These Congressmen Are Trying To Curb Religious Freedom Abuses

It's the second time Reps. Joe Kennedy and Bobby Scott have tried to amend the Religious Freedom Restoration Act with their "Do No Harm" bill.

Two Democratic congressmen are working to ensure religious freedoms aren’t used to discriminate against LGBTQ people, women and other marginalized groups.

On Thursday, Reps. Joe Kennedy (D-Mass.) and Bobby Scott (D-Va.) reintroduced the “Do No Harm Act,” an amendment to the 1993 Religious Freedom Restoration Act. The act “would clarify that no one can seek religious exemption from laws guaranteeing fundamental civil and legal rights,” according to a press release.

The legislation failed to take off last year when Kennedy and Scott first introduced it, despite amassing the support of dozens of equal rights groups.

“Inherent in our nation’s right to religious freedom is a promise that my belief cannot be used to infringe on yours or do you harm,” said Kennedy in a release Thursday. “The Religious Freedom Restoration Act was intended to protect against such distortions of faith, not to justify them.”

Congress initially passed the RFRA in 1993 to prohibit “any agency, department, or official of the United States or any State (the government) from substantially burdening a person’s exercise of religion even if the burden results from a rule of general applicability.”

The law passed after two members of a Native American church in Oregon who used the Schedule I hallucinogen peyote for religious purposes were fired from their jobs and denied unemployment benefits. In Employment Division v. Smith, the Supreme Court ruled that the individuals were not exempt from Oregon’s narcotics laws.

Though the act aimed to shield individuals’ religious freedom from government infringement, some Christian groups and for-profit companies have used religious liberty claims to discriminate against women and members of the LGBTQ community.

The issue came to light in 2014 after the Supreme Court ruled that Christian-owned craft store Hobby Lobby could refuse contraceptive coverage to their female employees based on RFRA exemptions.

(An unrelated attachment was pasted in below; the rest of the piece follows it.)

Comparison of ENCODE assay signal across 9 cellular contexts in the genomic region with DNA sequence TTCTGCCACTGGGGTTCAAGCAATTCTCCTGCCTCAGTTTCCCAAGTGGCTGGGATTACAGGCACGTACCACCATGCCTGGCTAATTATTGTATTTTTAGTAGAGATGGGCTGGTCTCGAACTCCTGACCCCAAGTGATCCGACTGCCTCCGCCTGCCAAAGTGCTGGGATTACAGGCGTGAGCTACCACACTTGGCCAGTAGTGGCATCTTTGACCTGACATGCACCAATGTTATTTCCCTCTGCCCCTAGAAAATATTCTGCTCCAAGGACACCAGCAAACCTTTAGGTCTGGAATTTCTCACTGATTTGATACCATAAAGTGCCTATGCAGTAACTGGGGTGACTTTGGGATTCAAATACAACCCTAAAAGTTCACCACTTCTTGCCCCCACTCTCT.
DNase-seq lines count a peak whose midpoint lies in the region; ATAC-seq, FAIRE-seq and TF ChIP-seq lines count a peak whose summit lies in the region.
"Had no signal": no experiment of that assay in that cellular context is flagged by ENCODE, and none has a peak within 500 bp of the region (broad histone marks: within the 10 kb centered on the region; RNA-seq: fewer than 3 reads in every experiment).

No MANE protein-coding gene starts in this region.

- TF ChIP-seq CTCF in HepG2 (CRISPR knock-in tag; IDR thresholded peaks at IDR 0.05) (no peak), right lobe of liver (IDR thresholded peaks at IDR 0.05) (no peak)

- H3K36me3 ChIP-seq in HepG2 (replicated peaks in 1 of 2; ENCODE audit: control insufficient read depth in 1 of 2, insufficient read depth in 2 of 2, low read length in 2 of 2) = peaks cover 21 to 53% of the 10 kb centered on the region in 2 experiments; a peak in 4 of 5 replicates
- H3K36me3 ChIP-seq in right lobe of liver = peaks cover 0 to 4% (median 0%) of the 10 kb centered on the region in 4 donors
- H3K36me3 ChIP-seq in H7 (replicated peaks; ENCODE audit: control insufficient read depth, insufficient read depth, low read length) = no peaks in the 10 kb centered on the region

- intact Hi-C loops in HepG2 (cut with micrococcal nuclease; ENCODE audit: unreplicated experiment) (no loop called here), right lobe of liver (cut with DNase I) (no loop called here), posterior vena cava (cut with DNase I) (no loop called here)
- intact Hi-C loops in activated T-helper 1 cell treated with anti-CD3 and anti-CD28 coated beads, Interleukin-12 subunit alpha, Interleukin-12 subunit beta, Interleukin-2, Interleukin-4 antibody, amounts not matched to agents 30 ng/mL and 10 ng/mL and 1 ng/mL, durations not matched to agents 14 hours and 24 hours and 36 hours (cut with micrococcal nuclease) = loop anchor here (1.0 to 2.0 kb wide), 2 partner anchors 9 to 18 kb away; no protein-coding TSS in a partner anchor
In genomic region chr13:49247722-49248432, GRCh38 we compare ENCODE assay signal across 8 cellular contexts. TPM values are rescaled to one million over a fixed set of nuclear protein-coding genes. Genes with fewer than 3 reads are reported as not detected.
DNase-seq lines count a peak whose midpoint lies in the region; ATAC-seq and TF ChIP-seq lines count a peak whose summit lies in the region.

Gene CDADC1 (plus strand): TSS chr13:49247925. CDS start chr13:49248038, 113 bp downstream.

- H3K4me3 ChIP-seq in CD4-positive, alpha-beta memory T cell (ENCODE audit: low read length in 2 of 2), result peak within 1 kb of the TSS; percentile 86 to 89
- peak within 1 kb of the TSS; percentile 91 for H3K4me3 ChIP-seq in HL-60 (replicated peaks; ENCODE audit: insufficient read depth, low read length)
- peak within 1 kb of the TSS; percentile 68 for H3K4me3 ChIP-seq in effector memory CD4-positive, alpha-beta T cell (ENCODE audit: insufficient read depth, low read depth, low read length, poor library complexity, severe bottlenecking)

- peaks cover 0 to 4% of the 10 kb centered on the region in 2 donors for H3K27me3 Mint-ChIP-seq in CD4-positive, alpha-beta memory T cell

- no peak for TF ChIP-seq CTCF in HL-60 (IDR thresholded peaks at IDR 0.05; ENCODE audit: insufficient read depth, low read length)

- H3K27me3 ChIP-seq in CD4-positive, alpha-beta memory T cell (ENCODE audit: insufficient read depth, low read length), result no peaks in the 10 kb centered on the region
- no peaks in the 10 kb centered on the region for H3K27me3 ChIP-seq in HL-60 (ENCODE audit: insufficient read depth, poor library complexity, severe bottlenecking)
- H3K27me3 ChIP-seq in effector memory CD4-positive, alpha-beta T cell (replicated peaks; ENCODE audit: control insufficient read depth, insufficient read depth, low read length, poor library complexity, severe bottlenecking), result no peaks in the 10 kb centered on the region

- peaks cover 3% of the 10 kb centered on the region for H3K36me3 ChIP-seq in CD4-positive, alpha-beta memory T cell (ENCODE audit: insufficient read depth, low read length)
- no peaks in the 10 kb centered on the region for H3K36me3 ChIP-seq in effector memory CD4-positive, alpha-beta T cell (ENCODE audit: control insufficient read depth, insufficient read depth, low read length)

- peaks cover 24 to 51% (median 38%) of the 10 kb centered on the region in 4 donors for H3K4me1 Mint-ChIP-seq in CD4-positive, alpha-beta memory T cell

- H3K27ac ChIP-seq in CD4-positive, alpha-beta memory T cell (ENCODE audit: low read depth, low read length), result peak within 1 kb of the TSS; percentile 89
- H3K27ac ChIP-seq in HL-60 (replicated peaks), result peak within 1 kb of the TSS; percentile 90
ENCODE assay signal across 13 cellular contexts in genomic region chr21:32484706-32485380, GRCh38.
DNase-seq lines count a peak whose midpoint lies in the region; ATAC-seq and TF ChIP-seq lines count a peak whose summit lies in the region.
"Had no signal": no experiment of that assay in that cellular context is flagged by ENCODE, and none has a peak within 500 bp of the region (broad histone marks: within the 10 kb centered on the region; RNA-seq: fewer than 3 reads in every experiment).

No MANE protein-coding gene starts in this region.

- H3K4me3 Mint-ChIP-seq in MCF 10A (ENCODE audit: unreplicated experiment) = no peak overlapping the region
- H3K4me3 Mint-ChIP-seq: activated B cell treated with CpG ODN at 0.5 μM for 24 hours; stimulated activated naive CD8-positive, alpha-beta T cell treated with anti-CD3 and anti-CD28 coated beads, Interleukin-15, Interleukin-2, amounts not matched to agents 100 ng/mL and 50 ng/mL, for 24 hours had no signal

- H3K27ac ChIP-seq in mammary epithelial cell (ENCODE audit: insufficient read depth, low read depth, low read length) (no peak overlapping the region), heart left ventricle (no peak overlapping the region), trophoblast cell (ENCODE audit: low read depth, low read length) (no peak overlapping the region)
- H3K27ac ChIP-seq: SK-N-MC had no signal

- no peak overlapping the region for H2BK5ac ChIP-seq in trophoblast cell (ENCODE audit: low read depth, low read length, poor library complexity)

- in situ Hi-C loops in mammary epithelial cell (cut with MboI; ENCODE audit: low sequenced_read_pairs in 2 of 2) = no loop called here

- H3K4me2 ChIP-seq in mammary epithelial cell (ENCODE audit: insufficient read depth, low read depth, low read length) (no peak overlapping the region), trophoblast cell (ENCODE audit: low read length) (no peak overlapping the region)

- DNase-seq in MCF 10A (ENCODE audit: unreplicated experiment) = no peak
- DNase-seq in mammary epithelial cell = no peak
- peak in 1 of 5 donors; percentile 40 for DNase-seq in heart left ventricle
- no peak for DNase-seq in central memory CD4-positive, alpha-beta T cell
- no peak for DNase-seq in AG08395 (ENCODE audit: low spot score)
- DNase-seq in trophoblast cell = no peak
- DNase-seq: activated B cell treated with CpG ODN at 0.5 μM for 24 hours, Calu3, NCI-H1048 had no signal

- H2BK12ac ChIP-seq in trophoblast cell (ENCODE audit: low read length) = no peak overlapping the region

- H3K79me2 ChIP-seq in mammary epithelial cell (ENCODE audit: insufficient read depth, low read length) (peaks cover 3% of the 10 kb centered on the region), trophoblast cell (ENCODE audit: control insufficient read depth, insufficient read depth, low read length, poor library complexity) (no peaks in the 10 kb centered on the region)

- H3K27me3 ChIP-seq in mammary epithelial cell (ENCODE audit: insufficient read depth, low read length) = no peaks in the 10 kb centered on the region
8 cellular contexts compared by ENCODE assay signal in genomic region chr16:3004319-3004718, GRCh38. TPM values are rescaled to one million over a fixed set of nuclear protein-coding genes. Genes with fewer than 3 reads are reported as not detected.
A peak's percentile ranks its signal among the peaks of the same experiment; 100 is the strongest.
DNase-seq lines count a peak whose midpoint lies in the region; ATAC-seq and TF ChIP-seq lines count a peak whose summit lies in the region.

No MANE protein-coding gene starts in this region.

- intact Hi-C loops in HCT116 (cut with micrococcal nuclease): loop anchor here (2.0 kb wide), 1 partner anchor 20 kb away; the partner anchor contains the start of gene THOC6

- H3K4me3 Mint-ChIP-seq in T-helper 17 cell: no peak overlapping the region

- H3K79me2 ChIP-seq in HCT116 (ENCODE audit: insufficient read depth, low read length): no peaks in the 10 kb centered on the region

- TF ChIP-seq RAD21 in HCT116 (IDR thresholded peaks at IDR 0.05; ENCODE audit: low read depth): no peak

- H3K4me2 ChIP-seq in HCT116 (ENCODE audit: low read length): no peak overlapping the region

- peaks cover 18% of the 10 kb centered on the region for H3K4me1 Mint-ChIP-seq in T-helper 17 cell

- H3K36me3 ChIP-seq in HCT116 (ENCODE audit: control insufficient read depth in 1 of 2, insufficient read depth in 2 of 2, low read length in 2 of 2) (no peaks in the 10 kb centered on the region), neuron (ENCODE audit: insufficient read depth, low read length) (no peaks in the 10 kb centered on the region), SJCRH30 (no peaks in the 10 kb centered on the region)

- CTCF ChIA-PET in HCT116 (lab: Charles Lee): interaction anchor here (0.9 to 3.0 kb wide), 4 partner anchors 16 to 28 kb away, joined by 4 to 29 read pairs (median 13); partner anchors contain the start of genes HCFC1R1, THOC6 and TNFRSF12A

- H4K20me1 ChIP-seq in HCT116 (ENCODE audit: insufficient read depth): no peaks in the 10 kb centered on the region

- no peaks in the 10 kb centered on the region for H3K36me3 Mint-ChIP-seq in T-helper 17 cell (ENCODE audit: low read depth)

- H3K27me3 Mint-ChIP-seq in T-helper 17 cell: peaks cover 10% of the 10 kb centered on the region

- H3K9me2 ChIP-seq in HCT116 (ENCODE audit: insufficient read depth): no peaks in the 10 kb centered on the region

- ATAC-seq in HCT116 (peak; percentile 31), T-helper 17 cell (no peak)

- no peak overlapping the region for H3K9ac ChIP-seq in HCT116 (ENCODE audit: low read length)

The following year, then-Gov. Mike Pence signed Indiana’s Religious Freedom Restoration Act that opponents argued could be used by business owners to legally discriminate against LGBTQ people.

In 2016, a federal district court granted a Christian funeral home a Title VII exemption under the RFRA after it fired a transgender employee.

The Do No Harm Act “comes in response to continued efforts across the country to cite religious belief as grounds to undermine Civil Rights Act protections, limit access to healthcare, and refuse service to minority populations,” stated a release on Rep. Scott’s website.

“Civil rights, labor laws, and access to health care should not be violated in the name of religious freedom under RFRA,” Scott said.

A number of civil liberties groups, including the ACLU, Americans United, and the Secular Coalition for America voiced their support for the bill on Thursday.

“Religious freedom does not give anyone the right to discriminate. Numerous cases have shown that RFRA as written can lead to unacceptable civil rights violations,” said Louise Melling, deputy legal director of the ACLU, in a statement.

Melling warned that President Donald Trump’s May 4 religious liberty executive order, which granted churches greater involvement in politics, “lays the groundwork for RFRA to be further misused as a license to discriminate.”

Rev. Barry W. Lynn, executive director of Americans United, said in a statement: “Our laws should be a shield to protect religious freedom and not a sword to harm others.”

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